“Which harvester it was is almost not as important as the growing area itself,” Ms. Condon said. “Vibrio itself is in the water. If all [the harvesters] are following the same plan, it should be in many of the oysters.” She said it could be that one person didn’t react as quickly or take the same precautions.
She confirmed that Vp is more prevalent.
“It’s happening everywhere . . . Massachusetts is not alone,” Ms. Condon
said. Vp has been reported in Connecticut, New Jersey, New York and Virginia. “Florida is having one of the most difficult seasons they’ve had in a long time . . . we’re seeing this all along the eastern seaboard.”
She continued: “I absolutely think it’s got a lot to do with the climate. We’re seeing much warmer temperatures than we’ve seen . . . most people attribute it to warmer waters and warmer air.”
Ms. Condon said the DPH is organizing a meeting with stakeholders and public officials on the Vineyard next week.
On the Vineyard, Mr. Bagnall said the impact might extend beyond the closure with stricter icing and harvesting regulations or closures of the bay when the water reaches certain temperatures. He added that the bacteria can be hard to prevent and that as New England oysters rise in popularity, there could be more frequent outbreaks.
“You can still be really careful ev
ery step of the way and per million servings there’s going to be one,” he said.“It’s a tough thing.” He noted that the thresholds for acceptable levels of the bacterium are extremely low, and that oysters are often served raw.
“I believe we have a safe food,” said Robert B. Rheault, a faculty member at the University of Rhode Island department of fisheries and aquaculture, executive director of the East Coast Shellfish Growers Association and a former oyster farmer. He said the number of reported illnesses are a small fraction of the thousands of meals served from the bay.
Mr. Rheault, who grew up on the Vineyard, said he was surprised to hear about Katama Bay, given that the barrier beach dividing the bay from the ocean has been breached. “You’re getting a lot more flow through there,” he said.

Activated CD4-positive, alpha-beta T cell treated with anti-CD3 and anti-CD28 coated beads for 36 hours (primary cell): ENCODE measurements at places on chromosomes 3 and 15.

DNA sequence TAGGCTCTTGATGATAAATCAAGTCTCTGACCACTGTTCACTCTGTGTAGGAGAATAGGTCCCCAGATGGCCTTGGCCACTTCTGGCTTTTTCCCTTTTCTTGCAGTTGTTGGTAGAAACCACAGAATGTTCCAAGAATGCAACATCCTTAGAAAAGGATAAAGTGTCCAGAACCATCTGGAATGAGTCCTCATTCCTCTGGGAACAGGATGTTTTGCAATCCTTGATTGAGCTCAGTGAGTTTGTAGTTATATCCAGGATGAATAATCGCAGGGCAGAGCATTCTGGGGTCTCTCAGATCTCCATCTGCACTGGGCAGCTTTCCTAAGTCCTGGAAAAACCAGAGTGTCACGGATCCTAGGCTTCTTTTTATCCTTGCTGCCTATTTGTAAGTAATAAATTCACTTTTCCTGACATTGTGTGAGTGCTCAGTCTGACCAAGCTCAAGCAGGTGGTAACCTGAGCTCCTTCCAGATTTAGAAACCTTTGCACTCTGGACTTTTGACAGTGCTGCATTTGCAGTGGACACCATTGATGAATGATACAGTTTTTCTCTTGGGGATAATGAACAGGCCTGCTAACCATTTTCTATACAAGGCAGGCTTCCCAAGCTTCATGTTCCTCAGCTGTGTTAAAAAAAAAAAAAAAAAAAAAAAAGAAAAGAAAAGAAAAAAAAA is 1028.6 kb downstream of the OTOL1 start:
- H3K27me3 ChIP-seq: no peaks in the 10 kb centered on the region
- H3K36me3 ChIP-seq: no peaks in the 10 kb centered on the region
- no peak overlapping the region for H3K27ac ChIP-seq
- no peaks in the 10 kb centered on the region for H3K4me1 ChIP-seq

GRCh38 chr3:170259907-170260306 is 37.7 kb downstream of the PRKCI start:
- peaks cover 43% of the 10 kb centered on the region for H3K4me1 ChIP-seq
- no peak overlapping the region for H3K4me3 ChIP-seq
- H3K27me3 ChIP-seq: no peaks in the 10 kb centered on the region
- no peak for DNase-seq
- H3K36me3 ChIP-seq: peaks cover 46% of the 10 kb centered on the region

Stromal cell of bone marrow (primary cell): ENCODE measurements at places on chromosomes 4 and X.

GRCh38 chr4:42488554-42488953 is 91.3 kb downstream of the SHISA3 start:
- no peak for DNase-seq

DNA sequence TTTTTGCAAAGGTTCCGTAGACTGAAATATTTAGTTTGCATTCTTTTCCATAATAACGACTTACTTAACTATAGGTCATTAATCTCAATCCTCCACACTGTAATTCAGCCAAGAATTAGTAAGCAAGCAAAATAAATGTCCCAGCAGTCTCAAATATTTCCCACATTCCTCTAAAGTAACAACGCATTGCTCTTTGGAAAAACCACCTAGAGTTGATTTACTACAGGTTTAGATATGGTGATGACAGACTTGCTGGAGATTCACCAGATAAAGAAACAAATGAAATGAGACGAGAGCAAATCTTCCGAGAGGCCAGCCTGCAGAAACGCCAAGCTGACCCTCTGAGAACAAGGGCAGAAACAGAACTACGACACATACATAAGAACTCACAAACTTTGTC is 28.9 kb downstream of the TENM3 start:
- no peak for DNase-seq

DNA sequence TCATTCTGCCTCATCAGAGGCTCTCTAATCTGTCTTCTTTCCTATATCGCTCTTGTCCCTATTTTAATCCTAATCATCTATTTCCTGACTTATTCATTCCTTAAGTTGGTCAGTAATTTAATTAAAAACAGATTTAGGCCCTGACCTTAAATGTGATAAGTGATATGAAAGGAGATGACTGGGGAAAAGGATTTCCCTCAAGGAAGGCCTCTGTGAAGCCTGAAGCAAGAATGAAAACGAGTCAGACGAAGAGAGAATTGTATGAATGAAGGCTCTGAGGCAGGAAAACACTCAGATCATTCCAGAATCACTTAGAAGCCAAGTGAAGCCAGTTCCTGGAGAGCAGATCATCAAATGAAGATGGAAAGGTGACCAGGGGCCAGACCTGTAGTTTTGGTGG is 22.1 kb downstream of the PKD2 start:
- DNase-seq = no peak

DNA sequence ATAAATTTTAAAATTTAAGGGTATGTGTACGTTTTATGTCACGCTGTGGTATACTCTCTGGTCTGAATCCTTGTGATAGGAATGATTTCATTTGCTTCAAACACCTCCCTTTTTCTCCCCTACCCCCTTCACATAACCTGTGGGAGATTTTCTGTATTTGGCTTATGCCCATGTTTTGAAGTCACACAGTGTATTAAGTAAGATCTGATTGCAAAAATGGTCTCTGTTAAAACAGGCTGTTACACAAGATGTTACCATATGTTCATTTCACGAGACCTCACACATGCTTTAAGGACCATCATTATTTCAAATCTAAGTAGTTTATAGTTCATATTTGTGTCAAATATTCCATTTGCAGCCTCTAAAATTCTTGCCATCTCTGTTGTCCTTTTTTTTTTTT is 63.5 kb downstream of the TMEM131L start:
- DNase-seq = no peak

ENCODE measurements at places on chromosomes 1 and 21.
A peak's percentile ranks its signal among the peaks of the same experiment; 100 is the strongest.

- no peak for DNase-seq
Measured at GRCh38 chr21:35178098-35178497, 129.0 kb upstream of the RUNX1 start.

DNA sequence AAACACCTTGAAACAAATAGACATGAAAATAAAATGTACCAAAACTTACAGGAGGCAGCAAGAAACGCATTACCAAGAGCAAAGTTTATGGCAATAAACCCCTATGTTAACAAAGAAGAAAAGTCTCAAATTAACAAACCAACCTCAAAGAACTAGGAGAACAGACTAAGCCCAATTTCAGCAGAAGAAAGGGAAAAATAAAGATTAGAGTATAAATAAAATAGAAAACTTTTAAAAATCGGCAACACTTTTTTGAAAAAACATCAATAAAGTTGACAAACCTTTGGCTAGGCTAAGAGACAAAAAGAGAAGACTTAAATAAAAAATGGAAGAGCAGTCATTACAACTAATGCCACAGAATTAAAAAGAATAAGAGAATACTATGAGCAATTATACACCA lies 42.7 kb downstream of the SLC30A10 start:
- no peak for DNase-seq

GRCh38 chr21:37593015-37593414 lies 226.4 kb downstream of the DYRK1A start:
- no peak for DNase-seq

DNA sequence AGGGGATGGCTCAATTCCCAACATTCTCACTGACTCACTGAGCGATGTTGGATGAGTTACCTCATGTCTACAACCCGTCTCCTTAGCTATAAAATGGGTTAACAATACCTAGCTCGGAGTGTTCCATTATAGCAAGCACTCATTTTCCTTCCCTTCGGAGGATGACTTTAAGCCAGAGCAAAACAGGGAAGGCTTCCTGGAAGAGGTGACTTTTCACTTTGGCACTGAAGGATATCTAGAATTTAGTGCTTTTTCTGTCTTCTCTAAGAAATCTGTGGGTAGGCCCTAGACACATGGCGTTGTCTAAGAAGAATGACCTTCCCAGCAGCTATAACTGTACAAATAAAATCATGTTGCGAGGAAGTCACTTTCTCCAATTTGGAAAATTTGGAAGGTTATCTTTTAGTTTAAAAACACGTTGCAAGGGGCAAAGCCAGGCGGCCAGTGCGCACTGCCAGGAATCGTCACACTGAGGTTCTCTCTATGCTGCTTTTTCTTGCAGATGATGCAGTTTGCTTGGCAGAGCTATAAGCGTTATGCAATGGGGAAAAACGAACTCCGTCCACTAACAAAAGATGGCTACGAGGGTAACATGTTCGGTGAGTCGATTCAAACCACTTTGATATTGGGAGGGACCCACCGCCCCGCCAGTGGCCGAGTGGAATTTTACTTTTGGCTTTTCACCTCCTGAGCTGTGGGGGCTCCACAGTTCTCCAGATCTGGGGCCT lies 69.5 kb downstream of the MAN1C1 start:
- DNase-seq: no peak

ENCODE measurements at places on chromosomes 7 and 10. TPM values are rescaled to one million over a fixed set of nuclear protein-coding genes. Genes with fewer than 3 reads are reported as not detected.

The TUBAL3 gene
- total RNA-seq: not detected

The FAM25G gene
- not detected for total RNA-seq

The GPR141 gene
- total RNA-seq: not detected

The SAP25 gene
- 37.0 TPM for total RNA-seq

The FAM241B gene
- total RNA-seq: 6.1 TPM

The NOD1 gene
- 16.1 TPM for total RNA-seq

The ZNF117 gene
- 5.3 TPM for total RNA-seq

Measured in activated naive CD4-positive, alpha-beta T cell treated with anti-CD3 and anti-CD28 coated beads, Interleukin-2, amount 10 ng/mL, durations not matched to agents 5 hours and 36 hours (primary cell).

He said there are many factors. New, more virulent strains of the bacteria are appearing in the water, and the use of acid reducers make people more prone to infection. Doctors now have better access to cheaper diagnostic tools that can deliver results overnight. And Vp became a reportable CDC illness fairly recently, in the last 10 years. “We’re also seeing more people eating raw shellfish in the summer than ever before,” Mr. Rheault said. He noted there have also been recent Vp cases linked to clams and lobster.
He said education is important.
“We really need help getting the word out that everyone needs to be a partner in this,” he said, suggesting that people buying oysters or clams should bring a cooler and an ice pack. “Allowing them to warm up can get a perfectly safe product and turn it into something that’s not safe,” he said.
“Growers and harvesters need to be educated as well. Some of them might not have been fully compliant with all the regulations put in place in April. Everyone got the message and we’re going to see much better compliance next summer. I know most of the guys out there and I know most of them are doing the right thing.”
Oysters that are in the bay now — bags of oysters stored in crates — will be able to be sold when the closure is over. Mr. Rheault said closures are more devastating to wild oyster farmers. After an oil spill closed his Rhode Island oyster farm for three months, he recouped his losses by the end of year.
“Hopefully the same is true for Duxbury and Katama Bay,” he said. “You can’t really eat any raw food without some level of risk . . . even lettuce. You can eliminate risk but it means you’re eating cooked lettuce.”
Louis Larsen, who owns the Net Result fish market in Vineyard Haven, said Monday he had been calling restaurants that bought seafood from his market telling them to stop serving the oysters immediately. The oysters cannot be destroyed, he said, and must be returned and accounted for per state guidelines.
Mr. Larsen said he was thankful this didn’t happen during the middle of the summer season. He estimated that the store sold about 2,000 oysters last weekend, most of them already consumed. He said the infected oysters did not come through his store.
“This is the first time we’ve ever seen it here,” the longtime fishmonger said, wondering about the recent rise in Vp. He said perhaps outbreaks were identified as food poisoning in the past.
For now, Mr. Larsen said he’s looking for new oyster sources. Given the proliferation of the disease from New England on down, he is looking at bringing in Canadian oysters.